to spend $300,000 to $350,000 to buy at Curti Ranch.
didn’t used to see [waiting lists and lines] here, but the demand in
our marketplace is for new or newer houses, and the demand exceeds
supply,” says Sykes.
The strong market has sent many Nevada
shoppers scurrying to the outskirts of larger towns to find less
expensive detached homes or opting for condominiums. That, in turn,
has pushed up prices in second-choice locations as well.
new favorite is Fernley, 30 minutes east of Reno. “Fernley is
happening,” Valerie Mapes, Nevada Regional Manager for Prudential
Nevada Realty, says of the town 30 minutes east of Reno that’s
expected to triple its 25,000 population over the next few years.
“It’s becoming a bedroom community for Reno, and it’s still
affordable,” says Mapes. “You can buy a nice family home for
$250,000, with three bedrooms, two baths, and 1,700 square
Homes in Carson City, once an affordable town south of
Reno, are up to the $400,000 range. “Anything under $300,000 is
usually in escrow within a week, and a lot of times the first day,”
say Dee Scott, a salesperson with Shadow Mountain Real estate in
nearby Dayton. Buyers who don’t make full-price offers frequently
“are countered back to full price,” he says.
has sent would-be buyers to the smaller towns of Dayton, Silver
Springs, and Stagecoach, says Scott. Homes in those communities are
“reasonably priced right now, he says, with several subdivisions
marketing homes for as little as $150,000 to $250,000.
prices were considerably higher around Lake Tahoe—particularly in
the affluent second-home community of Incline Village—even after the
market became “somewhat static” this fall following a heavy summer
buying spree. Buyers paid a median $870,000 in October to own a home
at Incline Village, according to Kurt Carlstedt, 2004 president of
the Incline Village Board of REALTORS and a salesperson with Dickson
Realty. That was a 4.5 percent hike from the $832,500 the median
home cost one year earlier.
With prices approaching $1
million, Incline Village buyers made condos their property of
choice. Condo values surged under the strong demand to a median
$442,500 in October—15 percent higher than the $384,500 price tag 12
Still that price didn’t get new owners a
retreat on Lake Tahoe’s famously expensive waterfront, where
Carlstedt says a teardown home was on the market for $5.9 million.
Most buyers found prices more attractive a block or two from the
lake, but nonetheless close enough that that both owners and
possible renters could have easy access to the water.
south end of Nevada in the desert of Las Vegas, the world’s top
destination for gambling also has been a top destination for real
estate money. Thousands of buyers attracted to a hot investment
hand, many of them from Southern California, sent home values
soaring 52 percent to a median $284,000 between January and October
of this year.
But so many owners simultaneously tried to take
their profits off the table and run this fall that it left Las Vegas
with a glut of 16,000 homes for sale. “When the market got so crazy,
[consumers] started to take a back seat and just look at the
market,” says Kellie Rubin, a past president of the Nevada
Association of REALTORS and a salesperson with RE/MAX Achievers.
Investors were “hoping to sell them in a few months for a quick
profit. Now they’re sitting there with all these
The high inventory has halted the appreciation
run and flooded the rental market. It also has hampered the new-home
market, which has responded with slashed prices and buyer
Builders are a “lot more market friendly” and are
starting to offer “buyer incentives that they weren’t before,” says
Rubin. Some builders are throwing in $5,000 to $15,000 in upgrade
options and another $5,000 to $10,000 in closing cost for buyers who
use their lenders.
Pulte Homes, one of the region’s biggest
builders, in October cut prices from 5 percent to 28 percent at two
dozen of its new-home communities. And some builders have raised
broker commissions to 5 percent from the usual 3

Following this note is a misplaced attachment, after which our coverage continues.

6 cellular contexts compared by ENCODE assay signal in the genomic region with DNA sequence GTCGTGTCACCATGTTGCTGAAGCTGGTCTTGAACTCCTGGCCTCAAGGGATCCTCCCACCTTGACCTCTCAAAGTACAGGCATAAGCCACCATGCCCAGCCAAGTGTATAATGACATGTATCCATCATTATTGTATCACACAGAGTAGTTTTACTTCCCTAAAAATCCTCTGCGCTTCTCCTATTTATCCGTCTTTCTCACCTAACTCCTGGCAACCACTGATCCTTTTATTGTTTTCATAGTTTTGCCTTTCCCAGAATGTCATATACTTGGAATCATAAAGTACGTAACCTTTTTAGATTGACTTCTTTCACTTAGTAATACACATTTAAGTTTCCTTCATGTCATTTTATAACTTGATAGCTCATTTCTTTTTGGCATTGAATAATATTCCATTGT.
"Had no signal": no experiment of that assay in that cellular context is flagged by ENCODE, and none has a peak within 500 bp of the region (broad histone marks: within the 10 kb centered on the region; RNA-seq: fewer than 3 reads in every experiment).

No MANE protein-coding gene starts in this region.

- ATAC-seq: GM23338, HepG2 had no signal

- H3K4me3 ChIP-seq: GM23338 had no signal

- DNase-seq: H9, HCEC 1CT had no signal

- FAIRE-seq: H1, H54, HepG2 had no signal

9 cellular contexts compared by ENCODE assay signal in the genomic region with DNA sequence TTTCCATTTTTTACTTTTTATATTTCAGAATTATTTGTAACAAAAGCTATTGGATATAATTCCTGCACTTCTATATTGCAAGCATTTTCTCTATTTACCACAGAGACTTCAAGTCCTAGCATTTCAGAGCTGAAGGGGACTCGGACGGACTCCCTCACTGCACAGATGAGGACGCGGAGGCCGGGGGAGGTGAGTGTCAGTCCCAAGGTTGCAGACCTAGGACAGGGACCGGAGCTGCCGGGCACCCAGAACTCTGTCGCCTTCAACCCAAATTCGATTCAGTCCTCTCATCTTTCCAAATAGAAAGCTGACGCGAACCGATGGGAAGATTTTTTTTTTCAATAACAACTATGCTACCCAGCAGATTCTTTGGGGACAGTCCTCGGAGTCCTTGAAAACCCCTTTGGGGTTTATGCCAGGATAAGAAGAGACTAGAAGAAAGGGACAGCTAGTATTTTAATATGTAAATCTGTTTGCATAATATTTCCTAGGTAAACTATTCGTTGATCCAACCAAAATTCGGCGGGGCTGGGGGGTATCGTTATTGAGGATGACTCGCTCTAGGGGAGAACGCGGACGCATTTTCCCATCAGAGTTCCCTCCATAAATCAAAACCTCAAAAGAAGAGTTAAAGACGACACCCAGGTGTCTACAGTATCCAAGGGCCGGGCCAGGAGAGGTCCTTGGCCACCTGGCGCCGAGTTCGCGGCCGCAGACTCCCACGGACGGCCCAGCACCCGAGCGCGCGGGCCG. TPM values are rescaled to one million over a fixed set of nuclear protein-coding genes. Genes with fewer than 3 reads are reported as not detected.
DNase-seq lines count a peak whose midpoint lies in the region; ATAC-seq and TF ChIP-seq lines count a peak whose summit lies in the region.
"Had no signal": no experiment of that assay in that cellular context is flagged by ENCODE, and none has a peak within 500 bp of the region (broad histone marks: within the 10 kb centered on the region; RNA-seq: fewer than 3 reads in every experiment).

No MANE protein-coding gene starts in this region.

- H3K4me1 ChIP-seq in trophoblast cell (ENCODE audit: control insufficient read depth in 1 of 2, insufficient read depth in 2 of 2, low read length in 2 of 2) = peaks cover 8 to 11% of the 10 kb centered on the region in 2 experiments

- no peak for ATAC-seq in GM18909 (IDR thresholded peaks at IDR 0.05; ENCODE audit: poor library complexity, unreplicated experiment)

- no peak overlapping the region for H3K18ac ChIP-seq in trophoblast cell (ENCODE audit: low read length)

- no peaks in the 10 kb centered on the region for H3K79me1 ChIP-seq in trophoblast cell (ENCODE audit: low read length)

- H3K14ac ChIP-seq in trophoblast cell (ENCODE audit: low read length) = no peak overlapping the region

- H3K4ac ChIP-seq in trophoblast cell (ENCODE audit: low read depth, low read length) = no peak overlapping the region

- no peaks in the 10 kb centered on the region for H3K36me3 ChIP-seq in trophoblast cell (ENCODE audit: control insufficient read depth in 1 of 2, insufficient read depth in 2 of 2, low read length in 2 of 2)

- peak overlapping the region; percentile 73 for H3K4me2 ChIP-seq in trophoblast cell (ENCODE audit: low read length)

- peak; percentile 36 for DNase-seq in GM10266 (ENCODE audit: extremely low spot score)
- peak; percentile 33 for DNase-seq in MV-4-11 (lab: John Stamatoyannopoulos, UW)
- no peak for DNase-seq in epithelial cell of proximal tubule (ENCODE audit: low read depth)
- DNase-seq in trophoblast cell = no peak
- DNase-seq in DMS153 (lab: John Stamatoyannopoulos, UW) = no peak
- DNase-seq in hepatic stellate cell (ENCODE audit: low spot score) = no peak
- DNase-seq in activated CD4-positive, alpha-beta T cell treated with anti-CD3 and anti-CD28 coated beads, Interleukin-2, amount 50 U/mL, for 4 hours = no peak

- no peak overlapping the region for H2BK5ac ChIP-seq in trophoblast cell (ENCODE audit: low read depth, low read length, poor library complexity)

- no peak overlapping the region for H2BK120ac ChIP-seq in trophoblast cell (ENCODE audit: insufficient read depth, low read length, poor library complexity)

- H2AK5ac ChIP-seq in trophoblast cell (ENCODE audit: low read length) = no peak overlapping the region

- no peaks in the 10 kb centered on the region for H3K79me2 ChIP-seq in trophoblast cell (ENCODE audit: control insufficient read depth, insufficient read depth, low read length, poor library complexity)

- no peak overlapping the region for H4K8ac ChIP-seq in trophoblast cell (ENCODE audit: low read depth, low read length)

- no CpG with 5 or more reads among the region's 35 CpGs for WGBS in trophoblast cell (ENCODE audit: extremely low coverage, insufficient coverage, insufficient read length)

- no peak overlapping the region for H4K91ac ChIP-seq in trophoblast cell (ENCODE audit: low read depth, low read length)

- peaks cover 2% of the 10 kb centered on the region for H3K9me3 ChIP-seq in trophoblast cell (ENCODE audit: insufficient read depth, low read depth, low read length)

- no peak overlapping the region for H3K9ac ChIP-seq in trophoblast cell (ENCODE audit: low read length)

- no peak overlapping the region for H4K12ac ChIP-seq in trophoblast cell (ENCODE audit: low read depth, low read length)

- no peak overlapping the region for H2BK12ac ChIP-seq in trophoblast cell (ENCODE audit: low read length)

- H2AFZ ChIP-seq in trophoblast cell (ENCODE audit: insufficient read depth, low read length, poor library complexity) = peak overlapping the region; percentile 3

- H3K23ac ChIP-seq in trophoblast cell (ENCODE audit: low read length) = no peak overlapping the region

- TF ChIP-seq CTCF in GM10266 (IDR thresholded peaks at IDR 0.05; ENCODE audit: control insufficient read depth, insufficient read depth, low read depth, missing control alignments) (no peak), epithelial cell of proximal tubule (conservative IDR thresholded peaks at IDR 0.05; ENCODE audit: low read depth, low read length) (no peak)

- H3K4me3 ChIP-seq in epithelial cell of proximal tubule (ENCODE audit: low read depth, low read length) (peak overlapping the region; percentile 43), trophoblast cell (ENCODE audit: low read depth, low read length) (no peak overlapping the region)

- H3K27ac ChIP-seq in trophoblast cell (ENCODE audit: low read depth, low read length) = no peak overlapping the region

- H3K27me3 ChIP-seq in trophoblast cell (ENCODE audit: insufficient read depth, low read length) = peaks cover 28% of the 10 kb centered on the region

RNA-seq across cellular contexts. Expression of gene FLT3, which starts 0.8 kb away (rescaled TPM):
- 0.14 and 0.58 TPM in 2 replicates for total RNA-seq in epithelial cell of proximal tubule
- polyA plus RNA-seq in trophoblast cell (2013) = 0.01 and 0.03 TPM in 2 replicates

Both resale and new-home specialists say the current
market isn’t a long-speculated bubble bursting, but a return to the
balanced market that existed between buyers and sellers before the
frantic market ignited in last year. “The market went from normal to
overheated, and it’s trying to get back to normal,” says Dennis
Smith, head of Home Builders Research, which monitors the new-home
market in Las Vegas.
Still unbridled optimism is the
operative rule in Sin City—and it couldn’t be truer for high-rise,
luxury condos, the new darling of Las Vegas real estate. The town,
which had only two high-rise condos a few years ago, today boasts
several developments on The Strip, with thousand more on the drawing
board. “I think the high-rise concept is really taking off here in
Las Vegas. We didn’t have that before,” Rubin says. “New York had
it. Florida had it. And Chicago had it. And now it’s
The high-rise movement began with Park Tower’s 84
units just off The Strip, where condos cost from $1 million to
nearly $3 million, and Turnberry Palace, four 40-story towers right
on The Strip. The price to enjoy resort-style living at Turnberry
Palace ranged $530,000 to $5.9 million. The projects sold out almost
immediately, many to well-heeled Southern Californians looking for a
Las Vegas pied-a-terre.
In early December, only three units
were unsold at Turnberry Palace, says John Riordan vice president of
sales and marketing for Turnberry associates. Riordan says the
company will start construction in January on Turnberry Towers, two
45-story towers, with more modest prices of $350,000 to $1.1
The Park Palace and Turnberry developments
demonstrate there’s a “very strong demand for the high-rise
lifestyle,’’ says Riordan. “The success we’ve had absolutely
attracted a lot of other” condo developers.
In November, MGM
Mirage revealed plans to construct a mega-resort on the strip with
1,650 luxury condos. Real estate magnate Donald Trump also plans to
build a high-rise condo project in Las Vegas.
Vegas is a town of big dreams and not every proposed condo may break
ground. “It remains to be seen how real most of these projects will
ultimately be,” says Riordan.
—By Corrie M. Anders for
REALTOR® Magazine Online
Builders Buy 1,940 Federal Acres
2004) -- The federal government sold 1,940
acres of land in Nevada's Las Vegas Valley, one of the
fastest-growing residential construction markets in the country. The
buyer was a consortium of homebuilders bidding at an auction, held
on June 2.
The $557 million sale is the largest by the U.S.
Bureau of Land Management since the 1998 passage of the Southern
Nevada Public Land Management Act.
The consortium that won
the bid is comprised of the Las Vegas area's No. 1 home builder, KB
Home, along with master planner Focus Property Group as well as
builders Toll Bros., Woodside Group, Pardee Homes, Beazer Homes USA,
Kimball Hill Homes, and Meritage Corp.
A spokesman for KB
Home says the company plans to begin delivering homes on its 940
acres in Henderson sometime in 2006.
Source: Los Angeles Times (06/16/04)